Tips for improving your points

Everyone knows in this day and age if you are averaging less than a 29.99 you are going to miss on points, so I thought we should revisit some tips for getting points with emphasis on specific speeches/points in the debate. We will go through the speeches in order starting with the 1s. For reference to clear at the Glenbrooks you and your partner would need to have as your point average a 28.6

 

1AC:

1. 5 minutes before the round is scheduled to start you should have the email chain complete and have sent out the 1AC. Most people wait til the start time to begin this process which then takes 10 or more minutes as you didn’t type in deb84lyfe483294849@gmile.com correctly and have to do it again. Then no one has the doc and keeps insisting you wait to start for them to open it so they can read none of the evidence and at no point in the debate make an argument based on it.

 

2. Put some thought into your 1AC- you read it in 50% of your debates. If you end with 90 seconds left maybe you should go back and fill in some of the internal link gaps in your 5 million 2 card advantages. Your 1AC should be as close to a perfect speech as possible. The cards should be the best, tags should be clear and well worded, you should utilize structure.  Structure not only helps the judge /other team flow, it also helps you conceptualize your case. I often see 1AC’s where arguments occur out of order, i.e. there is a chain of events and the evidence is not organized in a logical progression. Sometimes key internal links will be outright omitted. Structure, and the process of establishing it, is a good way to force yourself to think through your case and prevent these sort of mishaps.

 

3. You should be clear and know how to pronounce the words in your 1AC. Like, all of them. You should also be able to explain these words/concepts in cross-x without needing to rely on your partner. If you know nothing about your case start by reading (I know, brutal) all the articles your 1AC cards come from. Start with main solvency articles that discuss the topic and then if you have time move on to reading royal 10.

 

4. Give your advantages a clear, one word title like “hegemony” or “Economy”. Use these throughout the round when you reference that page of case/want arguments to be flowed there. There are few things more annoying than a 2 minute conversation about what pages are going where and when instead of an efficient 5 second road map.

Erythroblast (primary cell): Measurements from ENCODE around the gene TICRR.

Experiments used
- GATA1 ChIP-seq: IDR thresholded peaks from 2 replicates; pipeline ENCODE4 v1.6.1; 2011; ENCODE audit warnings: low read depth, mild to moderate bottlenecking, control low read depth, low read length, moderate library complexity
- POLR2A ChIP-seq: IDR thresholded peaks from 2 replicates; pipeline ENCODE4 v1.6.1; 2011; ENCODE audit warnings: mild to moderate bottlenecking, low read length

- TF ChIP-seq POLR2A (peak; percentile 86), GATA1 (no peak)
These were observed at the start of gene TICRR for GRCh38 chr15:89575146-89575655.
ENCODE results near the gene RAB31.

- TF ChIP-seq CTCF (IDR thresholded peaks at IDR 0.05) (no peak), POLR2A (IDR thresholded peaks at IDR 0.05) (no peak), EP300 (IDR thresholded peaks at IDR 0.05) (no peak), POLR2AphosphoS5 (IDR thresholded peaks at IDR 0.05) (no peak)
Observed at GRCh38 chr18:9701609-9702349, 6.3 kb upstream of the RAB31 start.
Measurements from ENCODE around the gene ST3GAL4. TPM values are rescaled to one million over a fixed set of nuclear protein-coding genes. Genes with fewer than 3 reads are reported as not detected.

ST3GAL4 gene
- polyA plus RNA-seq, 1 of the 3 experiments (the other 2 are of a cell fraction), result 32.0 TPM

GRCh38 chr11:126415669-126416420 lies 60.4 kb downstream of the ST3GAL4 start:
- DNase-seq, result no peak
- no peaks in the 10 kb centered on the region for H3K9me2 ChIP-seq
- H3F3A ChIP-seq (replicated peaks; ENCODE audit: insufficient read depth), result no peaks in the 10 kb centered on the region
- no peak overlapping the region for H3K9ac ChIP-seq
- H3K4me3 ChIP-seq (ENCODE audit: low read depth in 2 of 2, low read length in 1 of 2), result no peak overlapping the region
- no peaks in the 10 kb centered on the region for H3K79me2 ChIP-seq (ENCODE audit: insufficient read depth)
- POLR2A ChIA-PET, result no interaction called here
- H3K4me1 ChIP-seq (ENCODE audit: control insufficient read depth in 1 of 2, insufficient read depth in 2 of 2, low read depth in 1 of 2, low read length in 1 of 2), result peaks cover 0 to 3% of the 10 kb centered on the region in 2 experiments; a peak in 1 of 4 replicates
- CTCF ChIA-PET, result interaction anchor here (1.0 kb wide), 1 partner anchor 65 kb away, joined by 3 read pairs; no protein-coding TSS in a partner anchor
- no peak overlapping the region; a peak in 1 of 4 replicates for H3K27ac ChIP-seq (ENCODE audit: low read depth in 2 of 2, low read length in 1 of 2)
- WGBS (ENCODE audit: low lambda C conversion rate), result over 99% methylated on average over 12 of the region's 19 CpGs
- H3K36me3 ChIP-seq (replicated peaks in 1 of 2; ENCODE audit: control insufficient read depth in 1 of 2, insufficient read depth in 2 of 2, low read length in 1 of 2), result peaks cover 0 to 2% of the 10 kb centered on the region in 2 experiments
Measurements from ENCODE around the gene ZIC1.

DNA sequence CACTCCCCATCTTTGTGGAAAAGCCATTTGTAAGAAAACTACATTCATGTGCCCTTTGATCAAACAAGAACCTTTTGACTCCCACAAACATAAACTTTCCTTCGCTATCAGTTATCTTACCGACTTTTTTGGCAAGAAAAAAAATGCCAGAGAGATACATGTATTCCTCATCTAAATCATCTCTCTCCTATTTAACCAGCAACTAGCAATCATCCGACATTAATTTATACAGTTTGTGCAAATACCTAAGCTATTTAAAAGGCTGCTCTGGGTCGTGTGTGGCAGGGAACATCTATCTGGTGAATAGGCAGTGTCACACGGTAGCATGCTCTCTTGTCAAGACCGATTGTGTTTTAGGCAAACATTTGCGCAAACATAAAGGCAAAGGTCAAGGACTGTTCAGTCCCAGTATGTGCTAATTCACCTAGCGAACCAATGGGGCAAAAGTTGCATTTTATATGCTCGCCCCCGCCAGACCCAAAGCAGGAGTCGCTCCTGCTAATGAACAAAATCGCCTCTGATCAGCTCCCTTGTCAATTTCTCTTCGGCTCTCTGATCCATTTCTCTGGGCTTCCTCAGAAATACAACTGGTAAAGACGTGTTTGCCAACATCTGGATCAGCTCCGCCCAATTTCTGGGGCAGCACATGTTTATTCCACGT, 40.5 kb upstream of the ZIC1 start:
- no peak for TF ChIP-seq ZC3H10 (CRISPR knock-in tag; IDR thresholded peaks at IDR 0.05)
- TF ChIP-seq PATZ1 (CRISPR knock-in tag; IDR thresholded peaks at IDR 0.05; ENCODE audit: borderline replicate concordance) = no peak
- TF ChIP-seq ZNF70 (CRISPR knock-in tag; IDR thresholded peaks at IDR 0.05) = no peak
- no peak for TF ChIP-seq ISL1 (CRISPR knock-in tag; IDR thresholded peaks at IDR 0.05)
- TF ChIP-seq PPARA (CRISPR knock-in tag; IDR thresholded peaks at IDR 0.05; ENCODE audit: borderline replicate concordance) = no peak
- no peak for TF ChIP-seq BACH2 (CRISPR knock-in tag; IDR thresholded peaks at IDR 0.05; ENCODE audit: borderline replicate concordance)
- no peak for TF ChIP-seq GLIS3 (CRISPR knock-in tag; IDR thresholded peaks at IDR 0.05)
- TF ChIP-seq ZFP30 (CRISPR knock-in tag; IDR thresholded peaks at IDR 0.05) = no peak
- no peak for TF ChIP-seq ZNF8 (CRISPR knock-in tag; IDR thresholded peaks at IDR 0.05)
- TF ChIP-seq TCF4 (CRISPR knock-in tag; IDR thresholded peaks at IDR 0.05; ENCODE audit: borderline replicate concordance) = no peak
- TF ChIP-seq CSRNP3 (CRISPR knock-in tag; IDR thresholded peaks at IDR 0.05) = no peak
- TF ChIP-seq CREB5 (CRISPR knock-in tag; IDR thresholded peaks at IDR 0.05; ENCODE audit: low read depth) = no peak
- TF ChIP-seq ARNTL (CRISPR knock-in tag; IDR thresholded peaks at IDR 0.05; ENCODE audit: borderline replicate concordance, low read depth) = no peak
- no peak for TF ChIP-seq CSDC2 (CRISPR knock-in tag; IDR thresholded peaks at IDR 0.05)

5. Just because you don’t read a plan doesn’t mean you can just read a pile of mush. For a lot of people reading a K aff means structure, organization, and strategy go right out the window. Judges still want to be able to follow the logical flow of your arguments, they still want to understand what you are saying. Presenting your information in the clearest possible way is generally always helpful.

 

 

1NC

1.Label your offcase- I get it, you think you are crafty and just put 1NC for the header of everything in the speech doc (editors note: you aren’t crafty, that’s annoying and stupid) that doesn’t mean you shouldn’t name things when you read them. Imagine you are a judge and have to watch 100 debate rounds a year, most of which are bad. Now imagine each round is extended by 5 minutes or so due to roadmap confusion as no one knows what things are called and a debate ensues before every speech “the china disad or the china advantage? By T did you mean curtail or the resolved arg on consult NATO?”. Those 5 minutes equal 500 minutes of your life, close to 10 hours. If you want good points you should try to avoid annoying judges.

 

2. Use 1AC labels for case pages if at all possible. The aff called their soft power advantage hegemony, you call it hegemony. Don’t make a snarky point of re-labeling it soft power every time you talk about it. If the 1AC didn’t have labels then make up your own clear ones and stick to them.

 

3. You never need more than 2 pages of case. Ever. Ok so the aff read 20 impact scenarios that were 2 cards each, that doesn’t mean you need 20 case pages in the 1NC each of which is 1 card. The most division you ever need is two pages- one for the 2NC to extend, one for the 1NR to extend. Otherwise its generally better to keep things on one page. Most judges don’t flow every 1AC contention on a different page to begin with (out of both laziness and the fact that most 1AC’s are horribly structured). There is no point having 4 pages of case in the 1NC that cease to be in the debate after the 2AC. More sheets means unnecessary transitions which either take time (they should) or don’t take time and so the judge/anyone watching never has any idea what page you are on when.

 

4. Slow down on things like CP texts, theory/T interps, alternative texts etc. In an ideal world we would be able to perfectly understand all the things you are saying, but since we don’t live in candyland adjustments need to be made. Furthermore unlike say a tag to a card, a CP text isn’t followed by something that gives the judge appropriate pen time to write it down/process what is happening. A 1NC adv cp text that has 10 planks and is delivered in 10 seconds is a recipe for the judge having no idea for the entire round what the CP does or how it solves the case.

 

5. Avoid repetition. When I see a 1NC that reads 4 “econ decline doesn’t cause war” cards in a row, points are going down. Repetitive arguments show a lack of either strategic planning or understanding of how debate works. They are a less bad version of double turning yourself, they show that you didn’t think through what was going in your 1NC. Why should I reward that with high points? I shouldn’t.

 

 

 

What does this dog have to do with speaker points? No clue, but google imaging speaker points debate turns up some funny results

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